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TRIBUNAL VERDICT: As Edo waits with bated breath



Tribunal verdict: As Edo waits with bated breath

Edo, home of the ancient Benin kingdom is never short on suspense and high-pitch drama.

The gubernatorial election of 2016 that saw the candidate of the All Progressives Congress (APC), Godwin Obaseki, announced winner by the Independent National Electoral Commission (INEC) was one such drama.

Its import still reverberates.

This time, Edo State is in the throes of anxiety occasioned by the impending announcement of who, indeed, is the bonafide winner of the 2016 poll after the Election Petition Tribunal discounts irregularities that allegedly took place during the exercise.

Observers are not ruling out even more drama.

By Friday, it would have taken nearly 180 days since the Tribunal began its sittings. No seer is needed to tell that the heart beat of the frontline gladiators, Obaseki of APC and Osagie Ize-Iyamu of the Peoples Democratic Party (PDP), would skip a bit.

Edo waits with bated breath, and understandably so. The much awaited tribunal judgment would be in fulfillment of a key element of the electoral law which stipulates that all outstanding issues relating to an election petition must be thrashed within 180 days of any such petition.

While the exact time for the judgment has not been made known, the question on the lips of many is, ‘Who wins?’ Will it be Obaseki who hid under the umbrella of former governor Adams Oshiomhole to stroll to government house or Ize-Iyamu who many still believe has a charismatic hold on the larger Edo populace?

Which ever way the pendulum swings, Nigerians would not forget in a hurry the ugly tales leading up to the poll, the suspense-filled campaigns and the melodrama that attended the final results.

A major doubt had been cast on the credibility and integrity of the election soon after INEC, apparently kowtowing to a plot by the Buhari-led APC government, succumbed to blackmail by the Nigerian state and shifted the poll by more than two weeks. The act was considered reprehensible by most, especially Civil Society Organizations led by the Transition Monitoring Group (TMG).

Till date, the Federal Government has woefully failed to provide transparent answers to why it called out the Nigerian Police Force (NPF) and the Department of State Security Services (DSS) to declare Edo State as insecure less than 48 hours to the contest. The electoral umpire, on its part, is yet to also fully account for its action having bowed to apparent intimidation not to organize the poll, some 12 hours after insisting it would.

Read also: Analysis… EDO: Is Ize-Iyamu fighting a lost battle?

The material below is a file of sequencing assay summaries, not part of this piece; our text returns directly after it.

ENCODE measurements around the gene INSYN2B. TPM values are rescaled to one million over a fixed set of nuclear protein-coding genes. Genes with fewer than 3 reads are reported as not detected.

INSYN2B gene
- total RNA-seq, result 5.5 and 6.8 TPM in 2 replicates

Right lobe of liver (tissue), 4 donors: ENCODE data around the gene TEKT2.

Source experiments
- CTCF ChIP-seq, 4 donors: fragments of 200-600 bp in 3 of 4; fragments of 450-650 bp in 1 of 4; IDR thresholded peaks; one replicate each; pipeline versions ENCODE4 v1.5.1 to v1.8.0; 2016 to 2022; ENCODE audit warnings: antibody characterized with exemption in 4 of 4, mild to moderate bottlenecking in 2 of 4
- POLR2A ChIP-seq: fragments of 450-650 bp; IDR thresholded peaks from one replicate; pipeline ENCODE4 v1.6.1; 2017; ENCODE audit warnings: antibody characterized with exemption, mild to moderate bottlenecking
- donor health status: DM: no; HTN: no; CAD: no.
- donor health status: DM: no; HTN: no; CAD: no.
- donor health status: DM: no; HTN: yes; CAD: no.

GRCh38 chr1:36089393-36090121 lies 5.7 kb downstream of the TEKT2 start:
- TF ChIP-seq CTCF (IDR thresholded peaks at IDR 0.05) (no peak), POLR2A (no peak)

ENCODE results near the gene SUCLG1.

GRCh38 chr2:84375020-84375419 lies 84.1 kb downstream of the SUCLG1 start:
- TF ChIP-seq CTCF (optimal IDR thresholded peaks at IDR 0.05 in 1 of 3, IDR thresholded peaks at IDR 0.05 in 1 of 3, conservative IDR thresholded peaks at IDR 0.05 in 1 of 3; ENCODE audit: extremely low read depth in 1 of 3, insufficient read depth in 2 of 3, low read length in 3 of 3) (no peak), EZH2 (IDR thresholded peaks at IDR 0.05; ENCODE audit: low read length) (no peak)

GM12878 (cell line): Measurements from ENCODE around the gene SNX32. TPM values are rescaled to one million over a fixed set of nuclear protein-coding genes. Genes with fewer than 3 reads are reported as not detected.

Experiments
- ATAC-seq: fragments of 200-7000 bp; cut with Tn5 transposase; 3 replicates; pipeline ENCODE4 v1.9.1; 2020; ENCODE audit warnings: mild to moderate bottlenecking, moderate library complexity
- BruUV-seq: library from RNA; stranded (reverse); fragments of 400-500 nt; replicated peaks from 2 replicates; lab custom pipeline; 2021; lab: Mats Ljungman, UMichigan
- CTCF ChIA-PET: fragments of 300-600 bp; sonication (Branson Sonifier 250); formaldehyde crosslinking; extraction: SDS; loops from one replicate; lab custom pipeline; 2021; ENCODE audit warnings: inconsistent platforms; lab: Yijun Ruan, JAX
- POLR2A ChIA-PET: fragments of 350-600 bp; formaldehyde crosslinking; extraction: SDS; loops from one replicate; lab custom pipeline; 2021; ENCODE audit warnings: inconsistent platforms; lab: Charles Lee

There are arguments that the INEC Chairman, Mahmood Yakubu, ought to have resigned over the Edo embarrassment? How and why did his courage fail him in the face of glaring attempt to truncate the electoral process? These questions remain largely unanswered.

However, the real puzzle in the 2016 Edo election remains the driving motive behind the hurried security alarm triggered by agents of the state even when no such concerns were reported at the broad committee level of all stakeholders that comprised INEC, the Police, DSS, Civil Society Organizations, amongst others.

While reports of high level interference remain an indelible stigma on the Edo poll, the Appeal Tribunal has a rare chance to redeem the image of a near rubbished poll plagued by allegations of a covert attempt by the ruling party to covet the state to itself.

It is the wish of many that from the ashes of the Edo election should arise a more transparent electoral process that is defined by strict adherence to the rules of the game.

And, while it will be foolhardy to preempt eventual outcomes, Nigerians expect a judgment not tainted by sentiments but by facts of the case. They want to experience a judiciary that now appears to have found its voice, and is desirous to assert its independence.

For the candidate of PDP, Osagie Ize-Iyamu, the decision to approach the courts must be seen as a bold initiative coming from an honest stakeholder intent on deepening the structures of our nascent democracy.

He must be congratulated for giving a good fight and riding on the crest of time to want to effect a positive change in the lives of the people of Edo State.

Indeed, whatever the outcomes, the people of Edo have the next few days to hope and pray that the fortune of good leadership smiles on them.

By Sam Ibemere

RipplesNigeria ….without borders, without fears

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